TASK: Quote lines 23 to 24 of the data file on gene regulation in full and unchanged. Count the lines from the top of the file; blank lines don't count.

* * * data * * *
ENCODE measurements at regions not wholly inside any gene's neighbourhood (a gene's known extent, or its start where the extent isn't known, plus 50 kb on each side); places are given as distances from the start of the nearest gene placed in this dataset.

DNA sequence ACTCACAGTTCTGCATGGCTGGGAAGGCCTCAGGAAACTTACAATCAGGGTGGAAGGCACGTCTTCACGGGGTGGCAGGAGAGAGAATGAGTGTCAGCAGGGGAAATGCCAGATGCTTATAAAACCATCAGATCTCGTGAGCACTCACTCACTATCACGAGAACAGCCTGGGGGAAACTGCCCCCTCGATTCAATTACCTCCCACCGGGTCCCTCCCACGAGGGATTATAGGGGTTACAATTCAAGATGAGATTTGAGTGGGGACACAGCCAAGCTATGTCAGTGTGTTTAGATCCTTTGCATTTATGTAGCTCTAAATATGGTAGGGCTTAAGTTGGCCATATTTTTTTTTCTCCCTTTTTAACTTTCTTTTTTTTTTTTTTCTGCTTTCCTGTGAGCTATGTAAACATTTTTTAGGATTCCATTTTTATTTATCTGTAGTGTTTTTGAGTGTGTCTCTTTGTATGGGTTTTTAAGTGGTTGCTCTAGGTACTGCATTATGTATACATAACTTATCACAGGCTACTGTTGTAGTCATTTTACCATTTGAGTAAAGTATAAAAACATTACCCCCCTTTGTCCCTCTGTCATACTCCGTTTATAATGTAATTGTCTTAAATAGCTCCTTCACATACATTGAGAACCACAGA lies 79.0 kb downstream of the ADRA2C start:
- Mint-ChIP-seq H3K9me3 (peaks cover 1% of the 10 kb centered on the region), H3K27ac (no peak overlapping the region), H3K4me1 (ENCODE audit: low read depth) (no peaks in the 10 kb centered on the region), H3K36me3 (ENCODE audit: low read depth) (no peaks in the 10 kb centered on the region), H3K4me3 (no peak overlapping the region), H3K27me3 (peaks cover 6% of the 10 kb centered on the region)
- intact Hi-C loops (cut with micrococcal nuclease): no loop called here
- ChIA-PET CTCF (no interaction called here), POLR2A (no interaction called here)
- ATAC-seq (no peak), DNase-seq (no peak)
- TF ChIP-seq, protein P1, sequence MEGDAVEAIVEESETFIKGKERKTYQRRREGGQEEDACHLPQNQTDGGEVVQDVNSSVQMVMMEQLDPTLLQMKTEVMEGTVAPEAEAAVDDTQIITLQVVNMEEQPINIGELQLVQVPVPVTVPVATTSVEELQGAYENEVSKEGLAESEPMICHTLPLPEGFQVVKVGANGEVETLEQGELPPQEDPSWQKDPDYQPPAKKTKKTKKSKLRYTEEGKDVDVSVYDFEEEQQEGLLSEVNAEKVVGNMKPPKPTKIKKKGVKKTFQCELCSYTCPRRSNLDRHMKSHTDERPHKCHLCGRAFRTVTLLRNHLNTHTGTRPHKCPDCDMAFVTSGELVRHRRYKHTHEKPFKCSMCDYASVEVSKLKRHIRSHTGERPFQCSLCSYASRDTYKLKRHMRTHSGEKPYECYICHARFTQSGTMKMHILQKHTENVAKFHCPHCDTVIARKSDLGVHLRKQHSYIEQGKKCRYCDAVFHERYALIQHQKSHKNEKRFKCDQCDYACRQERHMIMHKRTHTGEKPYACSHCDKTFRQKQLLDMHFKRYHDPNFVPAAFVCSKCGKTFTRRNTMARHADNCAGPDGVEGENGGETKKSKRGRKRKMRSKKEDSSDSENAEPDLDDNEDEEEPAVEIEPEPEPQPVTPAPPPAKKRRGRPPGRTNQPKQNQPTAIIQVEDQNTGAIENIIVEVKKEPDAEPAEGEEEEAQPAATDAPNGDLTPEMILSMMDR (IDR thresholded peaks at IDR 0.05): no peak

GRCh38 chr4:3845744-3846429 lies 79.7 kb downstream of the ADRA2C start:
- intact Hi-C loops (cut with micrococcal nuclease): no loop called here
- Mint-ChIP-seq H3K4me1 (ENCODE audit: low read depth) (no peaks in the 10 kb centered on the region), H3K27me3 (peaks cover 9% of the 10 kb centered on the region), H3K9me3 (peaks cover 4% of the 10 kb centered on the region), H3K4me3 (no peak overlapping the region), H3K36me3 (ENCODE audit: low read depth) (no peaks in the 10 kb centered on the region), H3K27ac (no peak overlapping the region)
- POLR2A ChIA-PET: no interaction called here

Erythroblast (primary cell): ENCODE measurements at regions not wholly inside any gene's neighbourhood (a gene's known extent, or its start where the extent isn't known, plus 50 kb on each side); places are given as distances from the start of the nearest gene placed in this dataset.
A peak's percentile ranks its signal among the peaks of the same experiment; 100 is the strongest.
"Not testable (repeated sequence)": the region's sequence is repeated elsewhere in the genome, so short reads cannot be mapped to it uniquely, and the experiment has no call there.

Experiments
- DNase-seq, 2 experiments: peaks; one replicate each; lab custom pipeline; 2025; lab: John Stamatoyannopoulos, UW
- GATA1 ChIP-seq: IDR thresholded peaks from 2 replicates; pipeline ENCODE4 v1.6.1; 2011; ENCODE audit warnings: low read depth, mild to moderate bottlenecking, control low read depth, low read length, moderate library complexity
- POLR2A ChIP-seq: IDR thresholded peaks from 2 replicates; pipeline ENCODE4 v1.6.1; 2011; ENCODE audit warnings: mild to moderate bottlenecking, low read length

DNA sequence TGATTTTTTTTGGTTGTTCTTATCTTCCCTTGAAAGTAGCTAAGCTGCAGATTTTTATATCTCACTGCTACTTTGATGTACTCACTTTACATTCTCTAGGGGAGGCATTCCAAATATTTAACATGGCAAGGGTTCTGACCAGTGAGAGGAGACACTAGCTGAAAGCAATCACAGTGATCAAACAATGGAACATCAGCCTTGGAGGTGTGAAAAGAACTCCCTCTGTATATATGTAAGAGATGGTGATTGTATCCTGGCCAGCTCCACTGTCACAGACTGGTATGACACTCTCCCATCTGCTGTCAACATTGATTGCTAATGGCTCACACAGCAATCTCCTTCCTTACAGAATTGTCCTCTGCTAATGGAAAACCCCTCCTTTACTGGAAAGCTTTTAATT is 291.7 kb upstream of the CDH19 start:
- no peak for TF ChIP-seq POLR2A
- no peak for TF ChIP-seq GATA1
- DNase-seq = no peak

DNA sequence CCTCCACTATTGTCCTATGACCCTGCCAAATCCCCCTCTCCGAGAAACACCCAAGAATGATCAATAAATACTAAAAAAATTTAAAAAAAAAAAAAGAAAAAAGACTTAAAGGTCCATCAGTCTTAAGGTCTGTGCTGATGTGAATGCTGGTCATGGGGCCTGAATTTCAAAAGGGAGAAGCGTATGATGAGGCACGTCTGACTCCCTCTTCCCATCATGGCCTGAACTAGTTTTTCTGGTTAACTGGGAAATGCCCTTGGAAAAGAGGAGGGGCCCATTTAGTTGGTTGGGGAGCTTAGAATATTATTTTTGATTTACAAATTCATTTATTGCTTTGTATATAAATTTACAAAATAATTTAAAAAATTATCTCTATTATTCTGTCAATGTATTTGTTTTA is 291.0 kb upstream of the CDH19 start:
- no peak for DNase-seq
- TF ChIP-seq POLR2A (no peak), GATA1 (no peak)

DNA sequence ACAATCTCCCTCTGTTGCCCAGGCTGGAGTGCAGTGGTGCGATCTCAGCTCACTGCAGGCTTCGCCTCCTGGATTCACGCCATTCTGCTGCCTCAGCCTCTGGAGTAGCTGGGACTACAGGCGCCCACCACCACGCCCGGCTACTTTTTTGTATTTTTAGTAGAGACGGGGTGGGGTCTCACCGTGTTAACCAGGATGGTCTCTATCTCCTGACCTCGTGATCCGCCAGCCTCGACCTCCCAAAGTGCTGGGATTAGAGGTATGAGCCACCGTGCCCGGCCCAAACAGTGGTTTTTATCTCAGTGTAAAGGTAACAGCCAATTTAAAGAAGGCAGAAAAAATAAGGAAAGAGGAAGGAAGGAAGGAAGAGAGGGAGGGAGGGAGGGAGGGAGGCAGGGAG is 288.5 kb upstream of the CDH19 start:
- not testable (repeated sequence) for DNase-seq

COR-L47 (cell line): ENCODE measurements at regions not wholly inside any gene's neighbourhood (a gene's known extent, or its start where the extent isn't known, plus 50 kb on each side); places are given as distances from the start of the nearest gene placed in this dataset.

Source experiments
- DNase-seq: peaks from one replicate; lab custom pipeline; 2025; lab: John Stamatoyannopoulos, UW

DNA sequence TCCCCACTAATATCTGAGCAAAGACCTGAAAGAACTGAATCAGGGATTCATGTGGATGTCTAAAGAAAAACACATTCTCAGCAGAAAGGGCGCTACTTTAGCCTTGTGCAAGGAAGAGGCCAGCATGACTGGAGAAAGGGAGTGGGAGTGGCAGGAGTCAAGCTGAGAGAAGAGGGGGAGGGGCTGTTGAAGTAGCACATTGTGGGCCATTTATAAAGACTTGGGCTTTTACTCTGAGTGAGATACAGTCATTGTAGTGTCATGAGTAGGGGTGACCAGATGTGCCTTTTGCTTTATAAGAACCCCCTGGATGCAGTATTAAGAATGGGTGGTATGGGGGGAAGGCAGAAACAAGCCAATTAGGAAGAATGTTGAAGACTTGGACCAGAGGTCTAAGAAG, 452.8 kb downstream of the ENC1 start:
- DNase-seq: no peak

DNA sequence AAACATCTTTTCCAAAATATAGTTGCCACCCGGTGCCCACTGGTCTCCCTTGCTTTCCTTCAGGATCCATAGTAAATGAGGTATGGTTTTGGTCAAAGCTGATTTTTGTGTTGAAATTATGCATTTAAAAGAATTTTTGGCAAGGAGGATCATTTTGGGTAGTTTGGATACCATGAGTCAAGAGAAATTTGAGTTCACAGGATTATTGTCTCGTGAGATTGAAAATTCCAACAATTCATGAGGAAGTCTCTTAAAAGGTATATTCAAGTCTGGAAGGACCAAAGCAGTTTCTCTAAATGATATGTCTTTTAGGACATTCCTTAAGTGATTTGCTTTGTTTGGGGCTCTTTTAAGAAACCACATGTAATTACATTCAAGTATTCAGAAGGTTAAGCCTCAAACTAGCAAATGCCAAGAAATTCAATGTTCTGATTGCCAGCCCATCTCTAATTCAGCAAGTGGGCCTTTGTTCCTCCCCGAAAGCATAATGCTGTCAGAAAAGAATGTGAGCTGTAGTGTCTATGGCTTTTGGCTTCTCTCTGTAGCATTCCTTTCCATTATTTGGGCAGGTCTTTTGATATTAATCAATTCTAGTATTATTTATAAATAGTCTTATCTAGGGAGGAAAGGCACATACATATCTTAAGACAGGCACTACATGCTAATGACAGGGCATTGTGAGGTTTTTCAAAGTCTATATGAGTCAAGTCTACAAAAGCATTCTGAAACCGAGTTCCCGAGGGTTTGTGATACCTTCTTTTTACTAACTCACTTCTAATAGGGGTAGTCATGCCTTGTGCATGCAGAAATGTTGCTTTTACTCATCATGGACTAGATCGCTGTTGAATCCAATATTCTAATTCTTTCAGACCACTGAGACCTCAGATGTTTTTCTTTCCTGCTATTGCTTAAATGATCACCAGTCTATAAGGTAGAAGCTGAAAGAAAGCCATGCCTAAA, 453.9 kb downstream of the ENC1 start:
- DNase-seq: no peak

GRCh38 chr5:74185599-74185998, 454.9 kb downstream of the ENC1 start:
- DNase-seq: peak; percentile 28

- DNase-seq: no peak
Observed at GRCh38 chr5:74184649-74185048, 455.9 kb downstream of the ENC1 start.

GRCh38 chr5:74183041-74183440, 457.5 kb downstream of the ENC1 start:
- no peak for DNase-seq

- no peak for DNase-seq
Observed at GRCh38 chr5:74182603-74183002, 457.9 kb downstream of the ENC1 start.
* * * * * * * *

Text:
DNA sequence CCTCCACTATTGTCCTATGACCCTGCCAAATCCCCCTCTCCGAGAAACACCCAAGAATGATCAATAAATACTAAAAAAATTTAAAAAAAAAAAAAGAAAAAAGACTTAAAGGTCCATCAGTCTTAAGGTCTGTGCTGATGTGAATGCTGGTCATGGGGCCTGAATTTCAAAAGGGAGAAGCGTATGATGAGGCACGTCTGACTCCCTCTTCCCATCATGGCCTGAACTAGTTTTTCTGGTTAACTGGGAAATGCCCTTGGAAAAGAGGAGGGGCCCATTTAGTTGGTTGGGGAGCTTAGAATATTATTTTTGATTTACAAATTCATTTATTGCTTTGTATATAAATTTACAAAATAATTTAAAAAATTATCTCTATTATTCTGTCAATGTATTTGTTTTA is 291.0 kb upstream of the CDH19 start:
- no peak for DNase-seq